Artificial Intelligence: Top 5 Data Use Cases in CRM

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Benoit Germonpré

Benoit Germonpré

The amount of data being captured in today’s digitized world is simply staggering. Google conducts about 4 million searches, 180 million emails are being sent, and 1 million people log into Facebook every single minute. On top of that, the data volume being produced is increasing exponentially. It has been estimated that 90% of the worlds data has been produced in the last 2 years.

These massive data volumes are at the foundation of today’s AI hype. Success stories from the tech giants have shown that there can be tremendous value hidden in these datasets. The good news is that you don’t always need billions of data points to get value out of your data. Smaller companies can unlock this value as well, because the most important piece of the puzzle is not the billion data rows or the advanced AI algorithm. The most important part is defining a good use case to improve your business processes and to serve your customers better. These use cases can be different for every business, but to get you started, we have created a list of the top 5 data use cases in CRM.

Interactive reporting

With the recent hype around AI, the value of good reporting is often forgotten. An interactive dashboard is most likely the quickest way to get value out of your data. We’re not talking about a static Excel file emailed to the entire company once a month. To get real value out of reporting you need to develop self service dashboards, where the end users can drill down into the data by themselves to find the detailed answers they are looking for. These dashboards can cover a wide range of use cases, such as analysing your sales pipeline, your campaign effectiveness, etc. If you are using Salesforce as your CRM system, you can utilise the Einstein Analytics platform to achieve this interactive reporting natively within the system you use on a daily basis.

Improve customer retention

Churn modelling is probably the most popular data science use case in CRM. The idea is simple: we want to know which customers are loyal, and which customers are at risk of leaving our business. To achieve this we typically use a technique called ‘predictive modelling’, in which we will train a model on historical data (which customers have left our business in the past?) and apply it on our existing customer base (who is most likely to leave next?). Knowing which customers are most likely to churn can massively improve the effectiveness of your retention campaigns. This use case is most obvious for subscription based businesses, but other businesses such as retailers can also use it to predict for example which customers are most likely to stop visiting their stores.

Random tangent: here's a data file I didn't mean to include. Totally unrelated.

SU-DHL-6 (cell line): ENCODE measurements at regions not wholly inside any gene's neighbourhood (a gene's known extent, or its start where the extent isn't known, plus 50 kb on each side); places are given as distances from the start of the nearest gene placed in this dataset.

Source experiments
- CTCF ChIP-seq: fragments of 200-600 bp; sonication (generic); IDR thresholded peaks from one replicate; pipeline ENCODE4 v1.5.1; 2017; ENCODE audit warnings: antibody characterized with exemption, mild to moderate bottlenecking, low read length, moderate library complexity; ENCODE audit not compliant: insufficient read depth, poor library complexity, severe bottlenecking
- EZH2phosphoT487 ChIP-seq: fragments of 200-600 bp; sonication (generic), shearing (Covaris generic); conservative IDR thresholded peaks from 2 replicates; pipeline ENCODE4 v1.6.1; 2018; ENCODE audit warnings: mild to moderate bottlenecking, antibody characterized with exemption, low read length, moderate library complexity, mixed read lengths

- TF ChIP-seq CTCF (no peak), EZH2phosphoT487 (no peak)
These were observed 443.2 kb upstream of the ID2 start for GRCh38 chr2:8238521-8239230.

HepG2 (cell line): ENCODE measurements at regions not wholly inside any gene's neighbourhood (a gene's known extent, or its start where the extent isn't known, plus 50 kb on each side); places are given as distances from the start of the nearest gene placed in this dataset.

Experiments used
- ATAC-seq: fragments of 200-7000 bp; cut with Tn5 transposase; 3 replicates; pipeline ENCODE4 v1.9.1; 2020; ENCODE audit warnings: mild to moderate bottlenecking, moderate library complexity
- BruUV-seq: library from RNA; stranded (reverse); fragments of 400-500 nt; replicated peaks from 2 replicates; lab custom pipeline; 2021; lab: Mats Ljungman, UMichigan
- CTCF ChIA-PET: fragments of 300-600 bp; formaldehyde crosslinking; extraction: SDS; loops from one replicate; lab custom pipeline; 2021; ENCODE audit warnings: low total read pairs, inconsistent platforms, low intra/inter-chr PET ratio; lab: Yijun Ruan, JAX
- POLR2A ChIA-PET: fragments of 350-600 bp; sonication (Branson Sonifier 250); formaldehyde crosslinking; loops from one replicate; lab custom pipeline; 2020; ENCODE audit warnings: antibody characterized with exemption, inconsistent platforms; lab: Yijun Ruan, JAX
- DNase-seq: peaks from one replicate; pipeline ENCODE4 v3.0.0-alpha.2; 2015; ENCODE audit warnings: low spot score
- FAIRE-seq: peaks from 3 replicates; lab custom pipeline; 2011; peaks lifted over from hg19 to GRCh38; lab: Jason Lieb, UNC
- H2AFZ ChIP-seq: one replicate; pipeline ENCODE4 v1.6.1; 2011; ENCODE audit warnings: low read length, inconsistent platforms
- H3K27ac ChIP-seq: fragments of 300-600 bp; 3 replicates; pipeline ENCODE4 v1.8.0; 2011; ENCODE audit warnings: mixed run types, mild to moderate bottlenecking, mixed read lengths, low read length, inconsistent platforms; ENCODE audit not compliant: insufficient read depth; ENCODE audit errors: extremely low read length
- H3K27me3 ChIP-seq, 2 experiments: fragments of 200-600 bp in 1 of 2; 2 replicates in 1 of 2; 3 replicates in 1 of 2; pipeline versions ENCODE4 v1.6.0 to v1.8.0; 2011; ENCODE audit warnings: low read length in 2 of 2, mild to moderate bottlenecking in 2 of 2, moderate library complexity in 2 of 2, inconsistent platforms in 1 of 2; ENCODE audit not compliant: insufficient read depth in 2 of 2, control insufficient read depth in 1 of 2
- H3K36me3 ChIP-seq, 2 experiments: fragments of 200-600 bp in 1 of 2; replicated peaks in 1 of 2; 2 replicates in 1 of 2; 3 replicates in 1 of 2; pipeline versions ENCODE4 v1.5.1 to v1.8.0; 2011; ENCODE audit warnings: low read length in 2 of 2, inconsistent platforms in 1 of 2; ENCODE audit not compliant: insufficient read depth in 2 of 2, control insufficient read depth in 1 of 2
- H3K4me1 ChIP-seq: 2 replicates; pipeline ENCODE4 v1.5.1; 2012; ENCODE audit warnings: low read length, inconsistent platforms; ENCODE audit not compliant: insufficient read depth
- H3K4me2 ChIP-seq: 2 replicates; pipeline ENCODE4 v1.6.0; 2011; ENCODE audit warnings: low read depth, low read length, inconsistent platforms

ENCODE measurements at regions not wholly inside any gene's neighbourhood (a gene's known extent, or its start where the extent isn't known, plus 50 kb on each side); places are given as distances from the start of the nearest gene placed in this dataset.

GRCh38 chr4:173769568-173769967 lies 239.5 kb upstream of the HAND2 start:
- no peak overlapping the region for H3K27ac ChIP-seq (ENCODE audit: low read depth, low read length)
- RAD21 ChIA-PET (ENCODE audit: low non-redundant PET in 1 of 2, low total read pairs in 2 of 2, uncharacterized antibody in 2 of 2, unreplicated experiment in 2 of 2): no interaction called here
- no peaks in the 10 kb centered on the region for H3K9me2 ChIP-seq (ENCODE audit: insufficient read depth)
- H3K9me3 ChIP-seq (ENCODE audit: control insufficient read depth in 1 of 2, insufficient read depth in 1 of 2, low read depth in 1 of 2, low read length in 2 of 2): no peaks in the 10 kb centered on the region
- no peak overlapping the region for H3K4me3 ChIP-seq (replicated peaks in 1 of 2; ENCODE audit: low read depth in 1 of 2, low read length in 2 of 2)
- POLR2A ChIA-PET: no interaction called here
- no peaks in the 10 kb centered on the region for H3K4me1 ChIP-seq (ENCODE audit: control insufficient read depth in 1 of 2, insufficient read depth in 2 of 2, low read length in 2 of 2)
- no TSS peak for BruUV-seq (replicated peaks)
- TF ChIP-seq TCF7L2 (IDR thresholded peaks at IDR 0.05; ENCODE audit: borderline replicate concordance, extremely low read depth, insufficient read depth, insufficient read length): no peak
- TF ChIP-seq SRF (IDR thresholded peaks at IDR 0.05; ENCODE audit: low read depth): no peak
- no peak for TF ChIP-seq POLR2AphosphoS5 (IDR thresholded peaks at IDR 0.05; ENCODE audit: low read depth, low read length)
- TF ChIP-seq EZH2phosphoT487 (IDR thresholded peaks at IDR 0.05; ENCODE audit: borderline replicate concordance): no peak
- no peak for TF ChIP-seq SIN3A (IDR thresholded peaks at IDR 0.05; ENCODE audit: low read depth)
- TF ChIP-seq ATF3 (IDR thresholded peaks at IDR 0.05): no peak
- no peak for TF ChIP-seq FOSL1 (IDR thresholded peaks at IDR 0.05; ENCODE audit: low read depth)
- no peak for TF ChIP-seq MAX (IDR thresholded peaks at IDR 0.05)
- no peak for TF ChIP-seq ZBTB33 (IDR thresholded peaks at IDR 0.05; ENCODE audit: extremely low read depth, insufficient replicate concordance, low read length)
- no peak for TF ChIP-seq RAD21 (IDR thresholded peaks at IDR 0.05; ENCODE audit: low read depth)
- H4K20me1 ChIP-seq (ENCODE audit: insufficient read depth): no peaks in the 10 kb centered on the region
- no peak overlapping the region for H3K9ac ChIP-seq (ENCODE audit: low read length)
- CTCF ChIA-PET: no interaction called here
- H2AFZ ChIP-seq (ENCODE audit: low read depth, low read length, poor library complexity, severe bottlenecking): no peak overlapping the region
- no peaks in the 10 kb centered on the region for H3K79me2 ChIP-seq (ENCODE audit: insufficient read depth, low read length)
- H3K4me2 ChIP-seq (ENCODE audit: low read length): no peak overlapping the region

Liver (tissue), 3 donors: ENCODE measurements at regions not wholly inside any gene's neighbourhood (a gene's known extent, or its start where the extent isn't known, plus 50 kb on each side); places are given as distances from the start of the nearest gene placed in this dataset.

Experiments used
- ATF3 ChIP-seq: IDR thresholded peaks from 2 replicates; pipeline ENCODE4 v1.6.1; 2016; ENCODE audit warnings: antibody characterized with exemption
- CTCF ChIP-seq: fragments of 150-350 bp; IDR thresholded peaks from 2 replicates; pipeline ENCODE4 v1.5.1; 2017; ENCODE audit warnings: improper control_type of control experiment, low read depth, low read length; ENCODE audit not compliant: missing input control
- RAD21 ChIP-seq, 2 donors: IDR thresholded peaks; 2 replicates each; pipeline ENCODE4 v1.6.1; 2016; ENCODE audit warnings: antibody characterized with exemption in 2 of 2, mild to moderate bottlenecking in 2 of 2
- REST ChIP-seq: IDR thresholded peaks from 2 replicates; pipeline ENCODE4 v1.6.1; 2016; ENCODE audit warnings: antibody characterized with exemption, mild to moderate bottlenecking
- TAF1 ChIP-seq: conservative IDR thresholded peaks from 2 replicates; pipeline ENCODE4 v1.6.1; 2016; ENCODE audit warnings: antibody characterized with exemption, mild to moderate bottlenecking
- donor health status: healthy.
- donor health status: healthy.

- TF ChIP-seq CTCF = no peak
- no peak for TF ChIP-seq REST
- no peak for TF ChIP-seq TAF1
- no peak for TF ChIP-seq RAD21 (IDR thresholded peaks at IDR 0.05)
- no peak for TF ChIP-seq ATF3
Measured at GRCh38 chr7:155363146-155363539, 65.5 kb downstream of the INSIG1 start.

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Identify sales opportunities

We can use the same predictive modelling techniques not only to identify who is most likely to churn, but also to identify who is most likely to buy new or additional products. Your sales reps might be working on hundreds or even thousands of leads and opportunities. Knowing which leads are most likely to convert enables your sales reps to focus on the deals that really matter.

Optimize customer service

Many customer service departments nowadays are receiving more and more incoming messages. It’s not always possible to increase the support staff to deal with these larger volumes. On top of that, most messages are often very repetitive and employee turnover is typically very high when agents spend most of their time on these repetitive tickets. In order to optimize your customer service, you can use Natural Language Processing to assist agents in solving repetitive cases faster. An AI model can automatically identify a customer’s intent, classify the case and prompt a relevant response to the agent. Handling time for repetitive tickets will drastically decrease, which leads to a better customer experience as well as a better employee experience.

Forecast product demand and optimise stock levels

Optimizing the logistic process for retailers can be very challenging. On the one hand they want to have enough inventory to avoid stock outs, but on the other hand keeping too much inventory is very expensive. Predicting demand and ordering the right amount of inventory based on gut feeling is very hard when you have many products and many different locations. These tasks are very well suited for an AI model. It can analyse your historical sales data and generate accurate forecasts of future demand for thousands of individual products. Based on that product demand you can optimize your inventory levels to reduce holding and transportation costs.

Can you think of any other use cases that would benefit your business? Not quite sure about where to start? Get in touch and we’ll be happy to discuss!

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